Football: Two-Week Course That Rekindled Passion of Roy Keane ; KEANE MOVES INTO MANAGEMENT Football's Most Feared Sergeant Major Revealed His Studious Side While Earning His Management Stripes at the FA's School at Lilleshall
reports, Phil Shaw, The Independent (London, England)
As he barks instructions to the Sunderland players on his managerial debut tomorrow, Roy Keane will bring years of experience in confronting hostile opponents in seething stadiums to the task of beating Derby County. But he will probably draw more on knowledge absorbed in the two weeks he spent this summer in the tranquillity of rural Shropshire.
Amid the conjecture as to what kind of "gaffer" the 35-year-old former Manchester United and Republic of Ireland captain might prove to be, one school of thought characterised him as little more than a scourge of slackers. As a novice to the profession, the theory went, his role would be that of a figurehead to attract signings and sponsors, with the nuances of tactics and technique delegated to better qualified aides.
Keane, however, is too astute to imagine that he could manage by reputation, charisma or, indeed, chequebook alone. During his first close season as an ex-player, three days before Mall Quinn completed his takeover at the Stadium of Light, he headed for the National Sports Centre in leafy Lilleshall to equip himself for precisely the problems Sunderland now face.
There he would take the first part of his Advanced Coaching Licence under the guidance of the Football Association's director of courses, John Peacock, a 50-year-old Yorkshireman who also manages the England Under-17 side.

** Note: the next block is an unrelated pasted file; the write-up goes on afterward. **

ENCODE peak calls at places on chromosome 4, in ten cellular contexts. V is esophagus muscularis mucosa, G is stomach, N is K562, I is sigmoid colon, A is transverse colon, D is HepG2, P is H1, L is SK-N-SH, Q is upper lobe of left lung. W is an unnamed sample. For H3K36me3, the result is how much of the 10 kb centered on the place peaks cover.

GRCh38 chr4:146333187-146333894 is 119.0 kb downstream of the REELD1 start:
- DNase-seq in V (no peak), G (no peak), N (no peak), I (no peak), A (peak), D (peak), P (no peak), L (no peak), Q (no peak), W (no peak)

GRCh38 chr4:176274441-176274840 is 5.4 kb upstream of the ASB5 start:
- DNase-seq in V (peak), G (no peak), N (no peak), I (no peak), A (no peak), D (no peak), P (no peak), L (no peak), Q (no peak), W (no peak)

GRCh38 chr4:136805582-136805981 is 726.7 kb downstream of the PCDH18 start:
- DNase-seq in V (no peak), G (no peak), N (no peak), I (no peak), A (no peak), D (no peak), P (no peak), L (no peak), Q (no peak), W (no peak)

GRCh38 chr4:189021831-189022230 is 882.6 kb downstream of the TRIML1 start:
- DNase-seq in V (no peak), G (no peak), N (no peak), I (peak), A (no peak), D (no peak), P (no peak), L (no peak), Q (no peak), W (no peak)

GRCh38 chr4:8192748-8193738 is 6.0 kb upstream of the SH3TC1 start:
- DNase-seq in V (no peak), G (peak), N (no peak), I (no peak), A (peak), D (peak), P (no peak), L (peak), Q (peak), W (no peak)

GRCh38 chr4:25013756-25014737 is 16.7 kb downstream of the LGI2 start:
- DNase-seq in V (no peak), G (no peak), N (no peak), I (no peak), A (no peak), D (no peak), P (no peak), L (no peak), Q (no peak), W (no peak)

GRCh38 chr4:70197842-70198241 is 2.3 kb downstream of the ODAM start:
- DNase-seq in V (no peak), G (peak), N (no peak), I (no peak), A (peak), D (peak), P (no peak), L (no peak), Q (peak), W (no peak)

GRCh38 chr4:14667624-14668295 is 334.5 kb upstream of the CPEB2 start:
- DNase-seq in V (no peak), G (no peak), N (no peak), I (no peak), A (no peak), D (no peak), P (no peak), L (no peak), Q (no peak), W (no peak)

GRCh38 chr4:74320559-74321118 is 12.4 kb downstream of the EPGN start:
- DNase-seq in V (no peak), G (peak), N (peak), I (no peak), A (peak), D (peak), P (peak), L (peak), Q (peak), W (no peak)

For a fortnight, Keane's world was a residential course, somewhere between Stafford and Shrewsbury, headed by a former Scunthorpe defender, with days taken up by seminars, tutorials, written work and classes on the training ground.
Not a picture that fits the stereotype a someone who once trod on the Porto goalkeeper and elbowed a former Ireland teammate, at Sunderland of all places. At his unveiling on Wearside, he admitted that he had sometimes "crossed that white line".
Yet at the same press conference, when Keane was asked why he had crossed the line into management, the eyes lit up and the reply alluded to the course led by Peacock. "I met some great people," he said. "I thought, 'This is what I want to do'."
Far from being a bored ex-player's whim, his interest in organising teams is long-standing' he had already gained the qualifications at the level below the A Licence. It is also a natural progression. His 2002 autobiography revealed that he set great store by the maxim: "Fail to prepare, prepare to fail."
By a country mile, a concept with which Lilleshall's long drives acquaint one thoroughly, Keane was the most high-profile of 43 students who embarked on the A Licence in July. They included a women's international, various youth-academy directors and an assistant manager with one of the last 16 nations in this year's World Cup who is now an international No 1.
Peacock, who also took Bryan Robson and Tony Adams through their A Licence, is bound by a code of confidentiality not to discuss what took place during the weeks in question. Nevertheless he confirms that Keane was "very professional in everything he did", adding: "I'm delighted Roy has got his challenge at Sunderland. He's now managing a very big club and I wish him all the best.
"He has a lot of knowledge from his playing career, but being a great player doesn't necessarily mean you'll become a good manager. …